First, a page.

I have learned that people who profess beliefs must speak because their inner knowing has not yet become outwardly doing and must still be spoken about to be seen. When you become what you believe, it is no longer a belief, no longer a thing outside yourself you must ascribe to -- it is who you are and needs no words.

  5. Sitara, I think you make a really good point.

    I saw a perfect example of this many years ago when I sang with a choir in a small Presbyterian church. The choir was full of mostly nice folks who spent a lot of time talking about faith and Jesus and walking the straight and narrow. Unfortunately, nice as they were, it was mostly talk from what I could see.

    But there was one young couple who emanated such a sense of calm, joyful purpose. They were preparing for a career as missionaries, yet they never spoke of it unless asked. They simply lived their faith...doing every day the things that illustrated what others were saying, but not doing.

    Thanks for singing along, dear Sister...you add such richness to the song!

  6. I can very much relate to your experiences of ignoring the inner voice, and the pain and life difficulties you put yourself and others through because of this. This is something to reflect upon. I can look back at many obvious points where I did the same, and can probably trace many or most, if not all, of my "miseries" to this one thing. Your article has helped crystallize this for me.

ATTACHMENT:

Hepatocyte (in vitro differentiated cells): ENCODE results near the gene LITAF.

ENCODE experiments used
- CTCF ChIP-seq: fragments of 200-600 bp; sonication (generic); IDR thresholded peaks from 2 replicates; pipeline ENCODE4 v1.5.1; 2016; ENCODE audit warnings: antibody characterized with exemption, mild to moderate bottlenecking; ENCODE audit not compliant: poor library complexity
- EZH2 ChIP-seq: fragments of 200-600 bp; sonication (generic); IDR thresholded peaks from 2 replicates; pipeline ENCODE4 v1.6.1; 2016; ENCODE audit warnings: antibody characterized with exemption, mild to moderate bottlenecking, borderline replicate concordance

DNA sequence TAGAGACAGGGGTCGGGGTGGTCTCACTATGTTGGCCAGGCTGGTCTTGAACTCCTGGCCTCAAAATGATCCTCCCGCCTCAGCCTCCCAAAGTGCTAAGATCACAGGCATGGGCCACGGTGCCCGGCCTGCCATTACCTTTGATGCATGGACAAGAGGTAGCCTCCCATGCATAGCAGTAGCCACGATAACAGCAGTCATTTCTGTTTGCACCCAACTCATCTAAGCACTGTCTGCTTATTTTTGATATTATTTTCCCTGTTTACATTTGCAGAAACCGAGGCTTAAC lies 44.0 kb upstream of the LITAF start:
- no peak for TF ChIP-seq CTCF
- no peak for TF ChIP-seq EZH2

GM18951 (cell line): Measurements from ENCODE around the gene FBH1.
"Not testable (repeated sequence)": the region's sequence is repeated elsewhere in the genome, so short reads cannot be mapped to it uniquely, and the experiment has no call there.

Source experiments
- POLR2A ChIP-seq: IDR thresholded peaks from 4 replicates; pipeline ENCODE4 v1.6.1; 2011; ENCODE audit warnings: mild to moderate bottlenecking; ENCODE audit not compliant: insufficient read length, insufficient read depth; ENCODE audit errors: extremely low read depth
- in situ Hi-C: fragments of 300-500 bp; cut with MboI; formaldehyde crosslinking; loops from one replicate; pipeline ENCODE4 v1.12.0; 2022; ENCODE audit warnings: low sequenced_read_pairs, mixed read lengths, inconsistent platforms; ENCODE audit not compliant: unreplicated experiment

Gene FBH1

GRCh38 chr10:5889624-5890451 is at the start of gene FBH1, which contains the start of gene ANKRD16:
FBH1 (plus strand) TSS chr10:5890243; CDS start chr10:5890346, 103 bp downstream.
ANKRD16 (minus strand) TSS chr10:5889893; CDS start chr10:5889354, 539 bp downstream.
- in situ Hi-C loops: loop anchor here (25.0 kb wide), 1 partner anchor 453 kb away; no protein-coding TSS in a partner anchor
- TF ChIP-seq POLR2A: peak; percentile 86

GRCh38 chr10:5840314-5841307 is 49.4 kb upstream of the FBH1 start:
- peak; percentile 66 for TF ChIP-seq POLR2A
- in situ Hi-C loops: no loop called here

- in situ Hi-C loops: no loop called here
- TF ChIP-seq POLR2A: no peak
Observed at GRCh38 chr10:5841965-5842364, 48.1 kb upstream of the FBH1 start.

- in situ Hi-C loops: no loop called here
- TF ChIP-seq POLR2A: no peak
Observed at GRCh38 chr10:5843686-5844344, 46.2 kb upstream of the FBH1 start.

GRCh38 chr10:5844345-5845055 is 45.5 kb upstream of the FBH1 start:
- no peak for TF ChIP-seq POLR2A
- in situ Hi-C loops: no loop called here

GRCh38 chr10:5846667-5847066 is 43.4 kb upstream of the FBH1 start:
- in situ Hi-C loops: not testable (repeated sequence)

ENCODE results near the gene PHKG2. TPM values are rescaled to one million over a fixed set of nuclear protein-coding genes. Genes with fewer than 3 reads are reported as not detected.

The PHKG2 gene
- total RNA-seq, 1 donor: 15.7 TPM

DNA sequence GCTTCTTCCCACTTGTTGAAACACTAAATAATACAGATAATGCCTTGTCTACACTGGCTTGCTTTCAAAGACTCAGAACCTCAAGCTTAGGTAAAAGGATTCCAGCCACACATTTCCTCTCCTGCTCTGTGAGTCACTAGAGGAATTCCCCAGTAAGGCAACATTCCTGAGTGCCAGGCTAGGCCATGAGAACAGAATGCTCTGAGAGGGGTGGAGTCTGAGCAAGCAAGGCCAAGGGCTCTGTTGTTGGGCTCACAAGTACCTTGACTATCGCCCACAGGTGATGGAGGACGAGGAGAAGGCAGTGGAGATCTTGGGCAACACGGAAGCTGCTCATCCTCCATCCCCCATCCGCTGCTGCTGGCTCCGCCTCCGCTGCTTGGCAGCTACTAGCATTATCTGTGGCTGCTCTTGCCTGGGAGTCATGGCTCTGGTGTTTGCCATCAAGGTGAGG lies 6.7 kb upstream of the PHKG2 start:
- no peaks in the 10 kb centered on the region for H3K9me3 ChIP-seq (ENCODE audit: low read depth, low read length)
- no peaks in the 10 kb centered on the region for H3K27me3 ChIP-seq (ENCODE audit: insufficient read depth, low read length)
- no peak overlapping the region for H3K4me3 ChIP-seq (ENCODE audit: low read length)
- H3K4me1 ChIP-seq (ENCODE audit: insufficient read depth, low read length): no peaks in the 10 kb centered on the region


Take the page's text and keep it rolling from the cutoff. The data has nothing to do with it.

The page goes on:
Socrates said he had an inner "demon" (not a bad thing) who warned him, told him what to avoid, what not to do. He listened to his demon and did not fall into the traps so many of us do habitually.

    You are so right. This voice is within each of us. It is unerring. It is simply ourselves - our surface personalities - who err in pushing it back, in avoiding its message... because to listen to it requires us to plow our own fields of belief, thought, emotion and action. It seems such as unpleasant task, as you say, because the ground is initially hard, "chaotic and discordant." And because we fear the wrong things. Our beliefs are faulty! But what good does it do us, or anyone, to "gain the world" (however we define it) and "lose our souls?"

    I am looking forward to reading more in your series about True Power! Believe me, these are lessons I, for one, need to hear. :o)

  7. You were talking about the couple who pretty much walked the walk, instead of just doing the talk.

    I took a workshop, when I was still employed at CADAS, and it was on "Finding A God Of Your Understanding". There were people from different facilities there, also. One older lady, from UTC, was there and she was of the Baptist faith. The facilitator had us introduce ourselves, and state our "religion". You can imagine the "gasps", from the outsiders, when I said "Wiccan". By the end of the workshop, the older, Baptist lady came to me and told me I was beautiful! I didn't know how to respond... she then went on to say, when I talked about my spirituality I just glowed, and that she enjoyed and learned more from me then she did the facilitator! By the end of our conversation we were both in tears and hugging each other. She said she felt like she could see my spirit "shining" through, and I was just stunning. This, coming from an older woman, who proclaimed to be a very devout Christian, a Baptist to boot!